So, husband texts, asking which pieces I’d like to rehearse when he gets home. I give him a rather extensive list of well over a dozen difficult pieces. An hour-and-a-half later, when I’m working through number four on the list, he texts to tell me that he’s hit all of them, so we’re good to go, and he’s heading out …which means he’s starting his assigned heavy-haul KW semi- and heading toward customs to get back into the U.S.
I sit there staring at that text, thinking, ‘You hit that entire list? In an hour-and-a-half? Wow!’ Then comes my sigh of frustration.
Music is so totally in his hand, and so is his instrument. What I have to work weeks at, he manages in a few minutes, or, at most, a few run-throughs during his practice sessions.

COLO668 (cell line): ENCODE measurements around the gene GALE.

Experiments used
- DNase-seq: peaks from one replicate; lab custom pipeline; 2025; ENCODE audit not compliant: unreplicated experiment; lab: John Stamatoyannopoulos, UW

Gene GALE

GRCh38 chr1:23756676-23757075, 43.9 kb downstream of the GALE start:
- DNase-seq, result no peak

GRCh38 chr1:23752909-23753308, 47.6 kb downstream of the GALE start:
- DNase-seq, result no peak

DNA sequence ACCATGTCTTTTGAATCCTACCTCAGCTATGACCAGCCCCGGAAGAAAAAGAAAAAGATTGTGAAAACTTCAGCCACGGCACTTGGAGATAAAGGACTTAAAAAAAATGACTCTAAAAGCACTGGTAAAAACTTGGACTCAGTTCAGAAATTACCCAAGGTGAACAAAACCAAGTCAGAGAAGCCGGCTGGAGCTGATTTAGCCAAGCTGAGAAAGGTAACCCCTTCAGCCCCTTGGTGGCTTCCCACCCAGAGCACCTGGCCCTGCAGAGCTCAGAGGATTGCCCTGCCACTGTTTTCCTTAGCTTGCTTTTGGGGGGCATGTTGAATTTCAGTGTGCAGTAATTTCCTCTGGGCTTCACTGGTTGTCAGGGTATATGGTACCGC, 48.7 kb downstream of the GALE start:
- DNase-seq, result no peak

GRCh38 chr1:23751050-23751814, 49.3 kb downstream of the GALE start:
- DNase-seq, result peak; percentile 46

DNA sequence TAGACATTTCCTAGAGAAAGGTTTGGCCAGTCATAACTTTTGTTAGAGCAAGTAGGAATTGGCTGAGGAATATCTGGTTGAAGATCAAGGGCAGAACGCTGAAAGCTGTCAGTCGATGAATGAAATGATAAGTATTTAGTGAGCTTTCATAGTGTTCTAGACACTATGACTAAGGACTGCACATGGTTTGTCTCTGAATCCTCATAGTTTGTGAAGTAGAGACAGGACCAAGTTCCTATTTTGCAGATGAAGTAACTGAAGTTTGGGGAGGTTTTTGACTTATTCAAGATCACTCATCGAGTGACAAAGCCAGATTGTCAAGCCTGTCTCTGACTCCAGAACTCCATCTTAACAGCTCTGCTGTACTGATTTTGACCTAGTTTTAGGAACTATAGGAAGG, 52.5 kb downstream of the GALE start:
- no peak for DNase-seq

Laughter strikes me. It’s only fitting, I think, that me, who spent decades in formal study, grilled and drilled, has to work very hard to come up to speed, while he, who had no formal education in music or his instrument, can toss off really, really intricate, difficult riffs like it’s nothing and hit them every time.
I used to be that good, but with a qualifier: only after years and years of determined practice and only by continuing daily practice, practicing every day, at least four hours a day, could I be that adept and agile, my sight-reading top-notch, my ability to toss off brand new pieces superb, and my repertoire flawless — four hours of practice a day. And that, my friends, is the difference between a virtuoso musician (him) and somebody who’s just talented.